The excerpts of Dubinsky’s voice on tape are very brief, and the voiceover materials, including Dennekamp’s commentary, make difficult the standard forensic methods for checks of tape tampering, inserts, cuts, and other forms of technical faking. An interpretation of the broadcast materials by a technical expert cited by a Moscow daily newspaper suggests that voice matching may be possible, and that the purpose of the leak was to expose scepticism among some Dutch officials towards the SBU. He predicted that “now the court, and not the prosecutors, will be forced to initiate a separate large examination of the new records. The trial will be drastically delayed.” 

In court Judge Steenhuis referred to the NOS material, confirming he thinks it is authentic evidence. He added that the leak had not come from the court or the prosecution. “The new information [sic] was not taken from the case file” (Min 23), Steenhuis said.  He was contradicted by prosecutor Ridderbeks. She told the court “some [of the tapes] are in our prosecution file.” She did not disclose if prosecutors had been shown the NOS materials by Dennekamp and his managers. According to Ridderbeks, she and her colleagues were not responsible for the leak. The tapes and documents were “not made available to a third party” (Min 100).

Ridderbeks admitted that in the four days since the NOS broadcast, she had been in contact with the Ukrainian “authorities. [They] reported to us that…a large number of the conversations were in prosecution files in Ukraine”. After acknowledging the Ukrainian source for the tapes, Ridderbeks did not say how they had “fallen into the hands” of NOS. Neither the judge nor the prosecution said they were investigating the source of the leak, or delaying the trial schedule because of it.  

Instead, the defence lawyers announced they will not accept and authenticate any telephone tap or taped telephone conversation attributed by prosecutors  to Pulatov,  Dubinsky or the others charged in the Dutch indictment. Ridderbeks said Pulatov and the defence lawyers had already admitted Pulatov’s voice in some of the calls, but then “changed [their] tune” (Min 155). She added that the tapes in the case file were proof that “the defendants were acting in unison”, as charged. “There is no reasonable doubt that a BUK caused the downing of MH17… The telephone intercepts [prove] the defendants discussing the BUK.”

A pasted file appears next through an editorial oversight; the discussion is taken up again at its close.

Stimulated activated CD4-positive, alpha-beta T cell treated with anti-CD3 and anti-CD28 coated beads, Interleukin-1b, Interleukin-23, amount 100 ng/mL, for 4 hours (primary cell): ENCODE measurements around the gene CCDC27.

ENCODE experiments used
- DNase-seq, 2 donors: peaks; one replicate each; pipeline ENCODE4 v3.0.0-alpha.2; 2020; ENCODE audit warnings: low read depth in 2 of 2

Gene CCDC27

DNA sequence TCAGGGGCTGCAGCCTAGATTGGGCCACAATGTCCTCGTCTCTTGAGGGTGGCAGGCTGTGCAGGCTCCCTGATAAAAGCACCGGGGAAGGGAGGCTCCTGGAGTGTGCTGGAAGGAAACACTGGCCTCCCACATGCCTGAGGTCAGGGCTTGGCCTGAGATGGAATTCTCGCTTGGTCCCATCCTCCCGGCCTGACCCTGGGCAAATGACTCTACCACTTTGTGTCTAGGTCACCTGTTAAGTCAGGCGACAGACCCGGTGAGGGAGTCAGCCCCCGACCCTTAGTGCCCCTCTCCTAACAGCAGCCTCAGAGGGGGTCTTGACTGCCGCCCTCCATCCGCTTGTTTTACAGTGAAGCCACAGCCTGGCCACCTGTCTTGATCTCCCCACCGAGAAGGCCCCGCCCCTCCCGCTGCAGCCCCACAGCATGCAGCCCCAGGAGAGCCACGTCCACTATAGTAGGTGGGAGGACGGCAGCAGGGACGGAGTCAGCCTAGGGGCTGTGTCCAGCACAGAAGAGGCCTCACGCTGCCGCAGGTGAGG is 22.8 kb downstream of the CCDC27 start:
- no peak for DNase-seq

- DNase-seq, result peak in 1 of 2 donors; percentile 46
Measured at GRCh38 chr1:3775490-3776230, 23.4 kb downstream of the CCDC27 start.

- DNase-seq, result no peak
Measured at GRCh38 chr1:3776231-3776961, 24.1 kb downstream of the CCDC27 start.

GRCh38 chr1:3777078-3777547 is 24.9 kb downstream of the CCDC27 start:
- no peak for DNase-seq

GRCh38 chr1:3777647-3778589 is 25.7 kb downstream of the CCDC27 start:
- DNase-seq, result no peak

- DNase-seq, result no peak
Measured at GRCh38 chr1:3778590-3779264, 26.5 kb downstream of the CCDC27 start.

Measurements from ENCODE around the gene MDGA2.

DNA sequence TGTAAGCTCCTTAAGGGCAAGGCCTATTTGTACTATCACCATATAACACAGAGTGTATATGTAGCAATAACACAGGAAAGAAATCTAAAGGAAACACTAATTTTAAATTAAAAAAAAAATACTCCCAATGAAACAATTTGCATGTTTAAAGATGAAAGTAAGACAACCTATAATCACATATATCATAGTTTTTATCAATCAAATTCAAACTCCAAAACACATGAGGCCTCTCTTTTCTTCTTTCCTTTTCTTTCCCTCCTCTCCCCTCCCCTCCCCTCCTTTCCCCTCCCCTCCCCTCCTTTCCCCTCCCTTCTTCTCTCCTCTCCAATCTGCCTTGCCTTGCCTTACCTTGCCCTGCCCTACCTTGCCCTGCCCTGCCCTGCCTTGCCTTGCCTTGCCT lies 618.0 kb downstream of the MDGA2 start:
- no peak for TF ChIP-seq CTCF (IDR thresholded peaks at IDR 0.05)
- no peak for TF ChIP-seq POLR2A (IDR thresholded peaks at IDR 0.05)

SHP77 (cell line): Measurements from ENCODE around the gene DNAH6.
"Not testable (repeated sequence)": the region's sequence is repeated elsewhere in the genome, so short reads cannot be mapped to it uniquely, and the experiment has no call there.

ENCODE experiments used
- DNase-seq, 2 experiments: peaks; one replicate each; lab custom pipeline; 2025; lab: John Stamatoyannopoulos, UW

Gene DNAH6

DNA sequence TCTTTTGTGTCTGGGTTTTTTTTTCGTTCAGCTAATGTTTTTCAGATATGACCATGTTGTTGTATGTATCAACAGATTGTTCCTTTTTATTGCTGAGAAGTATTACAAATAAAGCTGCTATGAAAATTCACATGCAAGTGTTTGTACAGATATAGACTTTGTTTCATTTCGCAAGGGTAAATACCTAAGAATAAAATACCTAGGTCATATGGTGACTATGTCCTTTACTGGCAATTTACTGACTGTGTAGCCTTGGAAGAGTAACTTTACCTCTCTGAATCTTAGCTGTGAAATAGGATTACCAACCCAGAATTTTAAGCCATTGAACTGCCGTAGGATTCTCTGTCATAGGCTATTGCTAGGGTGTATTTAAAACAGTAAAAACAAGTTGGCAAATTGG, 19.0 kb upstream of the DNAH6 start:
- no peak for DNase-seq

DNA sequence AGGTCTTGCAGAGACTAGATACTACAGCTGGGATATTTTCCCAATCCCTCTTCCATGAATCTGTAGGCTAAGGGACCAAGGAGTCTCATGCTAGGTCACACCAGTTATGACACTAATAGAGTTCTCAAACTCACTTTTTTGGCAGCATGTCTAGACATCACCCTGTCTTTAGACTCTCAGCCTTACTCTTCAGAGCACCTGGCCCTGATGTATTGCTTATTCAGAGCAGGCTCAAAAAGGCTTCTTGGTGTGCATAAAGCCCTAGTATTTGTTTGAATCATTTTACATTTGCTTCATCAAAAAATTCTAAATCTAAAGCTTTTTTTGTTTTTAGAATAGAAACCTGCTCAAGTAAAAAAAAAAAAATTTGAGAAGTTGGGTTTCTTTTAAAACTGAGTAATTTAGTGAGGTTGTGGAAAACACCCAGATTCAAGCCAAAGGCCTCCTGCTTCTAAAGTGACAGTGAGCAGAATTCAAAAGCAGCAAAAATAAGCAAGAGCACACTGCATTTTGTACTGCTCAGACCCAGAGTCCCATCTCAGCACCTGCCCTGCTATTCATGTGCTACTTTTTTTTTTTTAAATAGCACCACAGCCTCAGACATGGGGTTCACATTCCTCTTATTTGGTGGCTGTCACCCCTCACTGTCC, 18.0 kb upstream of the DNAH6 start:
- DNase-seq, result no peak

Ten Doesschate for Pulatov told the court that it had been the investigating judge who had repeatedly ruled to prevent questioning and cross-examination of experts for the “linguistic investigations” required to authenticate the SBU tapes; she had explicitly rejected checks of the telephone records as “outside the scope” (Min 152) of the case.  Ten Doesschate also attacked the investigating judge for ruling that cross-examination of other Dutch experts on the BUK missile allegedly fired, its launch source and flight path, and its warhead detonation were “outside the scope.”

Sabine Ten Doesschate (left) with Oleg Pulatov in a videotaped interview the defence presented in court last November. Source: https://www.youtube.com/watch?v=si5TK8TjcYk For assessment of the advantage this defence presentation gave the prosecutors, read this.

The defence lawyer concluded it is “impossible therefore to make a proper forensic analysis [of the prosecution evidence] – impossible to argue a proper defence” (Min 139).

Dutch and international lawyers observing the proceedings comment that if the defence lawyers believe this, they should walk out. According to one of the sources, “perhaps they are staging, not because they have hopes of winning a verdict for Pulatov at the district court level, but because they are looking to appeal to the higher court. That will extend the time, and also the lawyers’ fees.”